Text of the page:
Monday, July 19, 2010

Wahhabism / Salafism

In previous posts, I wrote mainly about Sufism and how Sufi groups can become cultic. This post is about Wahhabism / Salafism. I do not think that all the Wahhabi groups are cultic, but I think that there are some cultic groups among them.

As always, I do not promote any beliefs or practices of Islam, including Sufism and Wahhabism. I write these posts only with educational purpose.

Wahhabism is called this way after Muhammad ibn Abdul-Wahhab ibn Sulaiman ibn Ali ibn Muhammad ibn Ahmad ibn Rashid at-Tamimi (1703-1792) who lived and preached in Arabia. "Wahhab" was a part of his name, however, "Muhammad ibn Abdul-Wahhab" means "Muhammad, son of Al-Wahhab's slave." Al-Wahhab is one of 99 names of Allah and means "the Giver." Since Al-Wahhab is one of the names of Allah and cannot be used for a human being, Wahhabis do not like to be called this way. They call themselves "Salafis" because the main idea of Wahhabism / Salafism is returning to the original and pure Islam. Originally, the word "Salafis" means "first three generations of Muslims" who were the most righteous Muslims according to hadiths (sayings of Muhammad). Other Muslims refuse to call Wahhabis "Salafis" exactly because they do not consider them to be righteous Muslims.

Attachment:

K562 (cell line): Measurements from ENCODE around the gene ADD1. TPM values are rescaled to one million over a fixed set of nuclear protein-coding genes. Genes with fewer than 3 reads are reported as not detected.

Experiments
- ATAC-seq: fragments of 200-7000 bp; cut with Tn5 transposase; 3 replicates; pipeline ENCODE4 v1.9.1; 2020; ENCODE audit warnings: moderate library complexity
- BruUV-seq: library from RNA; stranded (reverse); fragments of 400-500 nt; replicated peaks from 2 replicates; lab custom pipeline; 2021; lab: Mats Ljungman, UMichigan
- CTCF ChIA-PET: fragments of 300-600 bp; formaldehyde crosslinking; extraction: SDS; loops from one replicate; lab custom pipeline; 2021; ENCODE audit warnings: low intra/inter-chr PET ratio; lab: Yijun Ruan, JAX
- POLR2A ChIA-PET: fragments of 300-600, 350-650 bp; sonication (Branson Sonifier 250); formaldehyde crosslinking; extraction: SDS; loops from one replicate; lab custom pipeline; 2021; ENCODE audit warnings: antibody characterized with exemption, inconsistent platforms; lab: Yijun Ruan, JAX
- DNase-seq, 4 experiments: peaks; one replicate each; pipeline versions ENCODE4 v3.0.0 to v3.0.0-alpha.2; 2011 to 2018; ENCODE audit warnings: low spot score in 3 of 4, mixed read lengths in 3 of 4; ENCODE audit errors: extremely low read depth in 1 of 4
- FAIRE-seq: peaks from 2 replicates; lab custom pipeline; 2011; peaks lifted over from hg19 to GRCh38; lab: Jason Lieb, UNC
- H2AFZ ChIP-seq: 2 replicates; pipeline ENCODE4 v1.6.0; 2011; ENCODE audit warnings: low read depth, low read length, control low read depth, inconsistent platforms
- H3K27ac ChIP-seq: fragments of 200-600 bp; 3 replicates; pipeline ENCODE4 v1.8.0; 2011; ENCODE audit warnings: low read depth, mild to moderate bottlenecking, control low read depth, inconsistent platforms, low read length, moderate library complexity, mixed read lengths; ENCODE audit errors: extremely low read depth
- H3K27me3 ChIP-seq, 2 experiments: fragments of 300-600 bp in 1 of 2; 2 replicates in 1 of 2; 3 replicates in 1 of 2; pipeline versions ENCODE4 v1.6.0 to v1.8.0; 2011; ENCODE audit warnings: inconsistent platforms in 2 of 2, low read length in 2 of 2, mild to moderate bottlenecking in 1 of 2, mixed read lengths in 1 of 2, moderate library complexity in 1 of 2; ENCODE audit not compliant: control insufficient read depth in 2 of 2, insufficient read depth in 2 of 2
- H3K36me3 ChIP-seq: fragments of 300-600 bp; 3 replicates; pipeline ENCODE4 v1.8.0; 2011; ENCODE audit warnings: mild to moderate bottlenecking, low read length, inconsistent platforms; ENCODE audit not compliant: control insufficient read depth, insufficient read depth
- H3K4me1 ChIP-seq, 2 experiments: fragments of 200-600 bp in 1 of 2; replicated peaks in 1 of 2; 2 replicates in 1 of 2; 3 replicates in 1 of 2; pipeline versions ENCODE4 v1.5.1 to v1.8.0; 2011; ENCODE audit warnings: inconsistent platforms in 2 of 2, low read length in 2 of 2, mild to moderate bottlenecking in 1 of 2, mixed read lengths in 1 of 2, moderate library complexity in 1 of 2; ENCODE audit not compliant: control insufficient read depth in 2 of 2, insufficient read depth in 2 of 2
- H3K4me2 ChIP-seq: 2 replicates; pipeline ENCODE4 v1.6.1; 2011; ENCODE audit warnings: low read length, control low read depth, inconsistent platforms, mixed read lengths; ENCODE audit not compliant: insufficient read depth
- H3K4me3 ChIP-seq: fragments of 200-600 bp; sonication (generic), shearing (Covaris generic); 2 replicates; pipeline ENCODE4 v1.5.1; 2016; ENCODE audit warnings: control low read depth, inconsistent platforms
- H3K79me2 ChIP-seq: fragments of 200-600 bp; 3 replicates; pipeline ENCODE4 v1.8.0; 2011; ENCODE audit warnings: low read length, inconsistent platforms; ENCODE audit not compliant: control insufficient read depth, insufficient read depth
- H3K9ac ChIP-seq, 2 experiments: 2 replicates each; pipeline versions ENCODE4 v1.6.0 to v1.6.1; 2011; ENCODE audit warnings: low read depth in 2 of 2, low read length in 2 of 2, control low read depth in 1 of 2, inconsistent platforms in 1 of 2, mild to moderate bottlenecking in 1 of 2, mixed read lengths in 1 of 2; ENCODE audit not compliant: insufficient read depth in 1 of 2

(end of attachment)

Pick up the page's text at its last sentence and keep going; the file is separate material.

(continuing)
The most important book by Muhammad ibn Abdul-Wahhab is Kitab at-Tawhid (The Book of the Oneness of Allah). Its English version is available in Internet in the text form and in the audio. The main ideas of Kitab at-Tawhid are: purification of Islam and coming back to Quran and Sunnah, worship and prayer requests only to Allah, prohibition of innovations, prohibition of a number of things that can lead to polytheism.

Thus, one of the most important teachings of Wahhabism is strict monotheism in both belief and practice. According to Wahhabism, there are three kinds of the oneness of Allah:
1. Oneness in lordship: Allah is the only creator and sustainer of everything and everyone. All the events take place only by Allah's will.
2. Oneness in worship: all the worship should be only to Allah.
3. Oneness in names: Allah has many names and attributes which are different from names and attributes of everything and everybody.

In principle, all the Sunni Muslims believe in these three points, but they often practice things which Wahhabis consider to be violation of the second point. For example, many Muslims direct their prayers to Muhammad and righteous Muslims, considering them as mediators between themselves and Allah. They also have some special holy places such as tombs of Muslim saints (awliya), special holy times such as some feast nights, and special objects which supposedly give grace such as clothes of awliya. Wahhabis consider all these practices as shirk (polytheism). The word "shirk" means "equaling somebody or something with Allah." So, they think that when Muslims pray to Muhammad or awliya, they perform the act of worship to these people because prayer is a kind of worship, but all the worship should be directed to Allah. Therefore, they consider such practices shirk while in Islam shirk is an extremely serious sin. It makes a person disbeliever and unless a person repents and stops shirk, he or she will be in hell forever. Because of this, Wahhabis accuse other Muslims of disbelief and this is one of the causes of their enmity with other Muslims.